“Neil is a magician, a true conjurer,” McAvoy said, “and Sandman is just a playground for his imagination.”
And while he said he wants to be involved in anything Gaiman does, it was actually his prior work experience with director Maggs that got him to sign onto the series. “I first met Dirk on another Neil collaboration from back in the 90’s called Neverwhere,” he said, “I really enjoyed working with him and was excited to work with him again.”
Even still, McAvoy said that he was such big fan of the graphic novels, (“I was terrified in parts of the comic books as a teenager, but they were impossible to put down,”) that he wanted to be sure the audio adaptation of the series would do the story justice. “Right away, I knew that if Dirk was at the helm, this story would be told right and by someone who really understood the original source material.”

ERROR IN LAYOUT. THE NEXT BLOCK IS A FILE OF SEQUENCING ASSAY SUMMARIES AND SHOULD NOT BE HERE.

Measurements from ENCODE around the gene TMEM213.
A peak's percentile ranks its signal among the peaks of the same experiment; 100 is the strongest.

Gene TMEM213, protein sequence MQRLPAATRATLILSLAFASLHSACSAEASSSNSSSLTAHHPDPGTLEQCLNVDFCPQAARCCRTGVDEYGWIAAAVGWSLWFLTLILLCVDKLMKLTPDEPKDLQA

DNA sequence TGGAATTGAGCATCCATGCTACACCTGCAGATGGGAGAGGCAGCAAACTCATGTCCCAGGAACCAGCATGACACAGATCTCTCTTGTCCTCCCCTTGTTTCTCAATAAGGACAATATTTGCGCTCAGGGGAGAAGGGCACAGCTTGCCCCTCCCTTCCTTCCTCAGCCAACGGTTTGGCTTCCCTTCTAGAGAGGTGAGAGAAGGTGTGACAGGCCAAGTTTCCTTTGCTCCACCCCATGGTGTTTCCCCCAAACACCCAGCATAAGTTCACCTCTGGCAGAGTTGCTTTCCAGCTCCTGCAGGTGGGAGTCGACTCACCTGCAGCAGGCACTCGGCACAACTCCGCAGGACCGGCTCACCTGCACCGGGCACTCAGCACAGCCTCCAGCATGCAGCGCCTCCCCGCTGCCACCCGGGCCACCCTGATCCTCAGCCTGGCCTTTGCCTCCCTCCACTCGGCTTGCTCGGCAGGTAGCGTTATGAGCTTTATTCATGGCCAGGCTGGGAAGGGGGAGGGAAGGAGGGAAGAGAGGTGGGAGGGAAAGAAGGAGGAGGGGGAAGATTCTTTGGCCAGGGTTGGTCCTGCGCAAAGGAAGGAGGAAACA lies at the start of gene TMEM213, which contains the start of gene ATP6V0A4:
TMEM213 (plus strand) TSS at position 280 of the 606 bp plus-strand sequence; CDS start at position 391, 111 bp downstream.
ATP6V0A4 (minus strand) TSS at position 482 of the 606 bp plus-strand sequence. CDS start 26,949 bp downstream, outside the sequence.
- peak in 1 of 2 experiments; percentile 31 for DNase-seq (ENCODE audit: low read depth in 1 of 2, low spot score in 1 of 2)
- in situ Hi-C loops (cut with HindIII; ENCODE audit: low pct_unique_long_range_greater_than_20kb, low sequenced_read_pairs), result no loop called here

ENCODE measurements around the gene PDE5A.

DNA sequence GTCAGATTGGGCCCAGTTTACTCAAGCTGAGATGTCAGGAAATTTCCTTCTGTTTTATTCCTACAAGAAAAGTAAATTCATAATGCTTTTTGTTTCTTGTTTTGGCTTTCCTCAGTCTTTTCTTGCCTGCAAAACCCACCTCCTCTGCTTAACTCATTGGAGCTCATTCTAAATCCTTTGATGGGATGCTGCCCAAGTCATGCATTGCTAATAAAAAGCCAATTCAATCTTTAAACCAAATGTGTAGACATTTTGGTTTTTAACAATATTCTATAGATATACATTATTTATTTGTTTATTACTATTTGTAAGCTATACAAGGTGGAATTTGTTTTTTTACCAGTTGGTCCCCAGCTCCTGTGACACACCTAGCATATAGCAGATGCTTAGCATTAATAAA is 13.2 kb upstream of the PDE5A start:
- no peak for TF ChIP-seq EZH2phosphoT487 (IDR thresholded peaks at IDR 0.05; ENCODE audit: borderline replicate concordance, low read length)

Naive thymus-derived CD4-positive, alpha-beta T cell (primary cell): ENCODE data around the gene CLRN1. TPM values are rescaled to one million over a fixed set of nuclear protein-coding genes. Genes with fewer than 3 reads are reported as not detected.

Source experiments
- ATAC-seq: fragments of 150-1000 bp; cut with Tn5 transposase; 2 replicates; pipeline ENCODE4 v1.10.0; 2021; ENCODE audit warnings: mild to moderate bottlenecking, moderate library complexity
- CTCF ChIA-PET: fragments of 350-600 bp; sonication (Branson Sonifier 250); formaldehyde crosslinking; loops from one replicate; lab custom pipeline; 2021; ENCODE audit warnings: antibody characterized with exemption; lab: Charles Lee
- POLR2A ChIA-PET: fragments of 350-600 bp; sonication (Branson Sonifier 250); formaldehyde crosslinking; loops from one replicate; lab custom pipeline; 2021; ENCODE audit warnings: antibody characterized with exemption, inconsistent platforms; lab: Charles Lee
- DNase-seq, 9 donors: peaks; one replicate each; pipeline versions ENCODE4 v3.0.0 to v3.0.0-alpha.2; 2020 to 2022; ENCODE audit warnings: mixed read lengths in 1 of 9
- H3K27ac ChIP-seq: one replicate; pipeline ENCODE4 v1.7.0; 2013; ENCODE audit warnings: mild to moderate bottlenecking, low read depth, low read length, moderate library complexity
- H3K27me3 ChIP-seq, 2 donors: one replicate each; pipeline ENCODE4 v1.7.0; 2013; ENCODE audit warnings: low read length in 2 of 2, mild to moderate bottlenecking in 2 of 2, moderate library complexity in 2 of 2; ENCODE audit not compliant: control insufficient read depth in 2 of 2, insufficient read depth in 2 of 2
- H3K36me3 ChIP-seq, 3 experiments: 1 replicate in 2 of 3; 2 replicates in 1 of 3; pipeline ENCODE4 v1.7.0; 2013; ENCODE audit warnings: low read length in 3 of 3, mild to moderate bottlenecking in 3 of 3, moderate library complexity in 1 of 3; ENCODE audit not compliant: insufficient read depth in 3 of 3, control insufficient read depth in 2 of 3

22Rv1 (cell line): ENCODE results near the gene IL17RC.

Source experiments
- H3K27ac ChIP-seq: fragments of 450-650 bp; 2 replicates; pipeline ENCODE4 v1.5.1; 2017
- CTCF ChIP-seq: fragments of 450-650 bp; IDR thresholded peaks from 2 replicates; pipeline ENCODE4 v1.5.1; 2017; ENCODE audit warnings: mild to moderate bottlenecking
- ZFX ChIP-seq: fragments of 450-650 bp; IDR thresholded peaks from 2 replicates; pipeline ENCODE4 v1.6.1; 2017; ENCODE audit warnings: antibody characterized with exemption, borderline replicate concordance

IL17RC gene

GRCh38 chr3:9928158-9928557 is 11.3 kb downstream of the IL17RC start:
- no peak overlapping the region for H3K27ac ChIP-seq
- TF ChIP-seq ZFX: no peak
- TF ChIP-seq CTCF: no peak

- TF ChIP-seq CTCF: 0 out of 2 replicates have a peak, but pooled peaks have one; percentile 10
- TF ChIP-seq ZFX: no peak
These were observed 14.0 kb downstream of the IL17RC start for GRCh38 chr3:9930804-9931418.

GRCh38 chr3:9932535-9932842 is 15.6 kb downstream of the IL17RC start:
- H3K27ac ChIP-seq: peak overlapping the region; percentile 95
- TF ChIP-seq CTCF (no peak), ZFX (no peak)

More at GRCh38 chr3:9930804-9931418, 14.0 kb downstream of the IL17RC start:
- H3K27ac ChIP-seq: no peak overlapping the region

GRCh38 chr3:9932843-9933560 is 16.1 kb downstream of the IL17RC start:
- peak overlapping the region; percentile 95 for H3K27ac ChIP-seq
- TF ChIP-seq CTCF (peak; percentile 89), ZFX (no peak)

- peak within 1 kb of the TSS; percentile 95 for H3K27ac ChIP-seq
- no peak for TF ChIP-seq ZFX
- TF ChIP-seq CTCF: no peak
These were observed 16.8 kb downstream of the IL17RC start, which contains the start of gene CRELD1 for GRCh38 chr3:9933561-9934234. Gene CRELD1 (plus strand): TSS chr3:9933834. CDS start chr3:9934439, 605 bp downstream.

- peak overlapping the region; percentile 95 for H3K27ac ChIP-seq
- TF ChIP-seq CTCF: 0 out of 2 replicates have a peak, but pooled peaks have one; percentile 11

He added that he quickly learned that Maggs is a true veteran of the comic book world. “He understands the drama of this type of storytelling better than perhaps anyone,” he said.
On Gaiman, McAvoy explained that the acclaimed author was able to create the world in the first place in a way nobody else would have. “I think DC gave this to him thinking he was going to write a whole line of comic books that existed in the worlds they already had,” McAvoy explained. “Instead, Neil had a vision of his own and he took creative control and they let him run with it.”
Professor X and Netflix